5 Unexpected Destinations for Adventurous Families
A cluster of nine volcanic islands off the Portuguese Atlantic coast might not sound like a family-friendly destination, but the Azores are packed with thrilling adventure for kids of all ages. Over 1,000 miles west of Lisbon, the archipelago is made up of molten rock but hasn’t experienced an eruption since European settlers arrived in the 15th century. Visitors can hike and bike trails carved in the mountainside by lava flows, canoe deep blue crater lakes and go horseback riding to waterfalls through mossy forests. Virtually every town has a marina providing ecology boat tours in which dozens of dolphin and whale species come within feet of cruisers willing to brave the tiny crafts. For a quieter retreat, book a private cottage overlooking the coast, swim with dolphins in the open ocean, and bike around Lagoa das Sete Cidades, a twin lake within a dormant volcano, before picnicking on its shoreline.
A vacation in America’s last frontier, Alaska, feels like venturing to another planet while leaving your passport at home. Our nation’s largest state is on the Arctic Circle and occupies as much land as California, Texas and Montana combined. Harsh conditions make cruising one of the easiest ways for families to visit several towns without tacking on additional intrastate airfare costs. While the larger boats offer more amenities, smaller vessels get closer to the coastline, meaning better views of whales, bears and glaciers. Passengers can spend time on dry land with daytrips to fish for fresh Alaskan salmon, explore Denali National Park and hike the ice at Exit Glacier.
With only a one-hour time difference from New York City, jet lag is minimal for first-time international fliers heading south to Buenos Aires. Argentina’s capital city has 15 football teams, and many foreign sports fans want tickets, but anyone attending with small children should book ahead through an organized group. This ensures young spectators can enjoy the national pastime at a safe distance from the passionate -- and sometimes dangerous -- local fans. No trip to Argentina is complete without a tango experience. Mom and Dad can treat themselves to an affordable feast of steak and wine, two of the country’s top exports, before taking a dance class or attending a show. Travelers of all ages will enjoy the town’s many homemade ice cream shops and the street performances in the colorful La Boca barrio. Beyond the city limits, outdoorsy families can hike in Tierra del Fuego National Park, spend a day as a gaucho on a working ranch or tour Iguazu Falls on the Brazilian border by helicopter.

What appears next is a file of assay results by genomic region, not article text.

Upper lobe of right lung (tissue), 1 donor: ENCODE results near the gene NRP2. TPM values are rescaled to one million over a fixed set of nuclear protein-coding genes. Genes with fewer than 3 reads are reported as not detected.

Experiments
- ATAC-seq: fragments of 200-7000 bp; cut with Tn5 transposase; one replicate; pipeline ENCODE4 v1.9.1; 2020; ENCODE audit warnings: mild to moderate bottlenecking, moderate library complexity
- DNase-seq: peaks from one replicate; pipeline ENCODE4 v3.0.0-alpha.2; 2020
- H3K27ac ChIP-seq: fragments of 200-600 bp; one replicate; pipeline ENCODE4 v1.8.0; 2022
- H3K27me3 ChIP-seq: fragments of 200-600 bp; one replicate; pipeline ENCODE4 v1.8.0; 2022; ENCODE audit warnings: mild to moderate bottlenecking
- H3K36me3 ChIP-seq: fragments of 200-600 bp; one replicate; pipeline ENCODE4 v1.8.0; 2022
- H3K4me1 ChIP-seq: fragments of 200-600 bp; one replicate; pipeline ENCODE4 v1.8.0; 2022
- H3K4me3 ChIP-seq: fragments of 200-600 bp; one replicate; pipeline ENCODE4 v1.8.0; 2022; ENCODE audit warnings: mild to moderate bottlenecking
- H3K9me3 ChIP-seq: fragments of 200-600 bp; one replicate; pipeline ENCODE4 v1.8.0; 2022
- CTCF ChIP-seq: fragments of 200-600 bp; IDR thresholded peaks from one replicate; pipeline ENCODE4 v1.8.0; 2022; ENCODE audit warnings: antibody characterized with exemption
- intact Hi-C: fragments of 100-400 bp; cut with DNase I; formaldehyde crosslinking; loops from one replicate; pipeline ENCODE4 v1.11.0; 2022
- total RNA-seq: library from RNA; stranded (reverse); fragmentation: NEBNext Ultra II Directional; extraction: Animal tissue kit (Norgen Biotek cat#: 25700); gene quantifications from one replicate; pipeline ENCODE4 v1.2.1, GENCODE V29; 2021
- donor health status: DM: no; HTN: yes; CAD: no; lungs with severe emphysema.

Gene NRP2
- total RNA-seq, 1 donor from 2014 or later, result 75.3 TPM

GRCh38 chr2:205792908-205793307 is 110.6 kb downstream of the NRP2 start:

Active teens will never forget an African adventure complete with a safari and a visit to Victoria Falls, one of the Seven Natural Wonders of the World. A former colony of the British Empire, Zambia still uses English as its official language, and its citizens practice and expect very polite communication with one another as well as with visitors. Victoria Falls, twice as tall as Niagara, was introduced to the Western world after David Livingstone came across the geological wonder in 1855. There, guests can raft the Zambezi River’s Class V rapids, try to catch tigerfish and visit local schools where kids are paired with locals their age to hang out and play soccer. Walking safaris in South Luangwa National Park are led by local guides, giving a closer glimpse at the preserve’s diverse wildlife, from dung beetles to prides of lions, as well as the chance to camp in tents overlooking wetlands full of elephants, giraffes and hippos. Wrap up the trip on a private island in Lake Malawi National Park where days are spent kayaking the secluded waters and beachcombing its shores before cooking freshly caught fish over an outdoor fire.
The crowds of people and the language barrier that confront visitors to the world’s most populous country are daunting, but those who dare to board the long flight with kids in tow are rewarded with vacations filled with rich heritage and exotic foods. Race through Beijing on a rickshaw and fill up on dumplings, or head to the Yangshuo Mountains to rock climb the limestone cliffs, ride bamboo rafts down rivers and bike through villages and rice paddies. Animal lovers big and small can cuddle pandas in Sichuan province, while film fanatics hiking near Heavenly Pillar in Zhangjiajie National Forest Park feel like they’re stepping onto the set of “Avatar.” A visit to traditional temples adorned with red paper lanterns and Buddha statues can teach the entire family about the country’s ancient history -- and of course a daytrip to the Great Wall should be on everyone’s bucket list. China’s first emperor ordered the beginning of the wall’s construction in the 5th century B.C., and the structure now snakes over 5,000 miles across the country.